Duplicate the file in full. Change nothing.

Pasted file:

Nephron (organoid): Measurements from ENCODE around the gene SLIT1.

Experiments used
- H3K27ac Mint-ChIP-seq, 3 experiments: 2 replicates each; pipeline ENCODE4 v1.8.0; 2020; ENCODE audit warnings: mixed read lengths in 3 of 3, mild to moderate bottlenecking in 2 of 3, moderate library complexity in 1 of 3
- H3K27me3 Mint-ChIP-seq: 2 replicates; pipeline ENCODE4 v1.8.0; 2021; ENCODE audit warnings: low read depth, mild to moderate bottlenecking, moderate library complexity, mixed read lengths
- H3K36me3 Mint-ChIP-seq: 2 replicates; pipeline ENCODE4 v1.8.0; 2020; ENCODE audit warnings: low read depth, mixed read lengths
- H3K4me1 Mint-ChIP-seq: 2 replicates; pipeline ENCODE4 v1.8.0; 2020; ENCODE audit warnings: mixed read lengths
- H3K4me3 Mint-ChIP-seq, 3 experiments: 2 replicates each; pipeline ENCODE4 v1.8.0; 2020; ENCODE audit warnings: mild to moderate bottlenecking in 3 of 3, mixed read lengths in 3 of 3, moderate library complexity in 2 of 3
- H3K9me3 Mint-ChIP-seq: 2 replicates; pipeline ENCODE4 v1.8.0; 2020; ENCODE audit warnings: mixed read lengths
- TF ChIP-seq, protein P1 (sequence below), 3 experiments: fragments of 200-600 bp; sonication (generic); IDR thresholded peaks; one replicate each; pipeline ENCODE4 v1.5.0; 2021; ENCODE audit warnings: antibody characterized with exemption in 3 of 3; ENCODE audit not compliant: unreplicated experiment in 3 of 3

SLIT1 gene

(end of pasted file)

Nephron (organoid): Measurements from ENCODE around the gene SLIT1.

Experiments used
- H3K27ac Mint-ChIP-seq, 3 experiments: 2 replicates each; pipeline ENCODE4 v1.8.0; 2020; ENCODE audit warnings: mixed read lengths in 3 of 3, mild to moderate bottlenecking in 2 of 3, moderate library complexity in 1 of 3
- H3K27me3 Mint-ChIP-seq: 2 replicates; pipeline ENCODE4 v1.8.0; 2021; ENCODE audit warnings: low read depth, mild to moderate bottlenecking, moderate library complexity, mixed read lengths
- H3K36me3 Mint-ChIP-seq: 2 replicates; pipeline ENCODE4 v1.8.0; 2020; ENCODE audit warnings: low read depth, mixed read lengths
- H3K4me1 Mint-ChIP-seq: 2 replicates; pipeline ENCODE4 v1.8.0; 2020; ENCODE audit warnings: mixed read lengths
- H3K4me3 Mint-ChIP-seq, 3 experiments: 2 replicates each; pipeline ENCODE4 v1.8.0; 2020; ENCODE audit warnings: mild to moderate bottlenecking in 3 of 3, mixed read lengths in 3 of 3, moderate library complexity in 2 of 3
- H3K9me3 Mint-ChIP-seq: 2 replicates; pipeline ENCODE4 v1.8.0; 2020; ENCODE audit warnings: mixed read lengths
- TF ChIP-seq, protein P1 (sequence below), 3 experiments: fragments of 200-600 bp; sonication (generic); IDR thresholded peaks; one replicate each; pipeline ENCODE4 v1.5.0; 2021; ENCODE audit warnings: antibody characterized with exemption in 3 of 3; ENCODE audit not compliant: unreplicated experiment in 3 of 3

SLIT1 gene